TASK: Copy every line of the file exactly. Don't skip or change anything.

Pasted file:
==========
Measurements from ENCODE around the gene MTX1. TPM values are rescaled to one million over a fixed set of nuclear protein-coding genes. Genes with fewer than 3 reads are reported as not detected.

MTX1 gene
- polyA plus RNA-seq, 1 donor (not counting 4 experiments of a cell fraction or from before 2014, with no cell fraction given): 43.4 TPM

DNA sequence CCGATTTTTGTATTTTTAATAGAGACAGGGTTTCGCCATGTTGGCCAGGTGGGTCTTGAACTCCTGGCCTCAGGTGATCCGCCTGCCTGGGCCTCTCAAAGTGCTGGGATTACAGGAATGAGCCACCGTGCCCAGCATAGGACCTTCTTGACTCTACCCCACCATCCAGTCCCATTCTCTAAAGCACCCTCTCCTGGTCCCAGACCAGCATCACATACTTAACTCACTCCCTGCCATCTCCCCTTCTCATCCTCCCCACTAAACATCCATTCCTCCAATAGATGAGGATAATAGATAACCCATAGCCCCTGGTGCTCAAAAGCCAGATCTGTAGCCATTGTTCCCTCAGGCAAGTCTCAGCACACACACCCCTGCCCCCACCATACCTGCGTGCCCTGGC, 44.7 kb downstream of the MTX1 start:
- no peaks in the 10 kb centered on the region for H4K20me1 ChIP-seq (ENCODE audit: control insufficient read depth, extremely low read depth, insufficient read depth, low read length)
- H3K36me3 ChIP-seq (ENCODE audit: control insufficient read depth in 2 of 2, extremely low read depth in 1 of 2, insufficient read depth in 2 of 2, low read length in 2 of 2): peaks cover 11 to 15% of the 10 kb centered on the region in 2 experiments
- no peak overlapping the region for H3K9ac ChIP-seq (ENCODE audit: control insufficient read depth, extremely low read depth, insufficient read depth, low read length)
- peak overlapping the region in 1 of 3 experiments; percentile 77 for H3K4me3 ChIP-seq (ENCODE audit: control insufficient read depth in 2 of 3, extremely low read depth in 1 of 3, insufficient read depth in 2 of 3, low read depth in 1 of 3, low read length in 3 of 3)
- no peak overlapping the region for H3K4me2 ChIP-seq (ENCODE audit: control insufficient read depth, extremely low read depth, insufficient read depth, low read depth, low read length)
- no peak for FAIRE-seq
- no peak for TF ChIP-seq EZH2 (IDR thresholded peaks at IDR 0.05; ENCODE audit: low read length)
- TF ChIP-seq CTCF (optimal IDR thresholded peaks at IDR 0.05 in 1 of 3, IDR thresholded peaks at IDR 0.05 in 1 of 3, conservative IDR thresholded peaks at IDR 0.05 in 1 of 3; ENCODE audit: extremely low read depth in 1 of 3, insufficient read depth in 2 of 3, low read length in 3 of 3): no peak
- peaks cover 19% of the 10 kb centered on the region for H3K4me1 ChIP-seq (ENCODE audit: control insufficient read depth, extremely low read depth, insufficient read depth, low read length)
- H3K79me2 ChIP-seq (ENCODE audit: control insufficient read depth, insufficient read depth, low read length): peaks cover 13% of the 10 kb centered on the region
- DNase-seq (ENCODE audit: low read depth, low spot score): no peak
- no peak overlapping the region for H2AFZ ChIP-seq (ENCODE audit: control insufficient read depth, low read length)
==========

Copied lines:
Measurements from ENCODE around the gene MTX1. TPM values are rescaled to one million over a fixed set of nuclear protein-coding genes. Genes with fewer than 3 reads are reported as not detected.

MTX1 gene
- polyA plus RNA-seq, 1 donor (not counting 4 experiments of a cell fraction or from before 2014, with no cell fraction given): 43.4 TPM

DNA sequence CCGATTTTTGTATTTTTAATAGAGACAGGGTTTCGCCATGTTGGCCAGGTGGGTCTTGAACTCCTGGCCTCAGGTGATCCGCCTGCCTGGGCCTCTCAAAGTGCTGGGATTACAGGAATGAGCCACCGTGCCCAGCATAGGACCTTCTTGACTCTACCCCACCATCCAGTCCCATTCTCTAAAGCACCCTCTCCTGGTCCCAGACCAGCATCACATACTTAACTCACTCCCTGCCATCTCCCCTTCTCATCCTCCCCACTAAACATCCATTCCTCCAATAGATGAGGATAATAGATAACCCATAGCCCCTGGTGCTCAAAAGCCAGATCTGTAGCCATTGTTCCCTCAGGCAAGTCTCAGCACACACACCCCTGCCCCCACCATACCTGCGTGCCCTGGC, 44.7 kb downstream of the MTX1 start:
- no peaks in the 10 kb centered on the region for H4K20me1 ChIP-seq (ENCODE audit: control insufficient read depth, extremely low read depth, insufficient read depth, low read length)
- H3K36me3 ChIP-seq (ENCODE audit: control insufficient read depth in 2 of 2, extremely low read depth in 1 of 2, insufficient read depth in 2 of 2, low read length in 2 of 2): peaks cover 11 to 15% of the 10 kb centered on the region in 2 experiments
- no peak overlapping the region for H3K9ac ChIP-seq (ENCODE audit: control insufficient read depth, extremely low read depth, insufficient read depth, low read length)
- peak overlapping the region in 1 of 3 experiments; percentile 77 for H3K4me3 ChIP-seq (ENCODE audit: control insufficient read depth in 2 of 3, extremely low read depth in 1 of 3, insufficient read depth in 2 of 3, low read depth in 1 of 3, low read length in 3 of 3)
- no peak overlapping the region for H3K4me2 ChIP-seq (ENCODE audit: control insufficient read depth, extremely low read depth, insufficient read depth, low read depth, low read length)
- no peak for FAIRE-seq
- no peak for TF ChIP-seq EZH2 (IDR thresholded peaks at IDR 0.05; ENCODE audit: low read length)
- TF ChIP-seq CTCF (optimal IDR thresholded peaks at IDR 0.05 in 1 of 3, IDR thresholded peaks at IDR 0.05 in 1 of 3, conservative IDR thresholded peaks at IDR 0.05 in 1 of 3; ENCODE audit: extremely low read depth in 1 of 3, insufficient read depth in 2 of 3, low read length in 3 of 3): no peak
- peaks cover 19% of the 10 kb centered on the region for H3K4me1 ChIP-seq (ENCODE audit: control insufficient read depth, extremely low read depth, insufficient read depth, low read length)
- H3K79me2 ChIP-seq (ENCODE audit: control insufficient read depth, insufficient read depth, low read length): peaks cover 13% of the 10 kb centered on the region
- DNase-seq (ENCODE audit: low read depth, low spot score): no peak
- no peak overlapping the region for H2AFZ ChIP-seq (ENCODE audit: control insufficient read depth, low read length)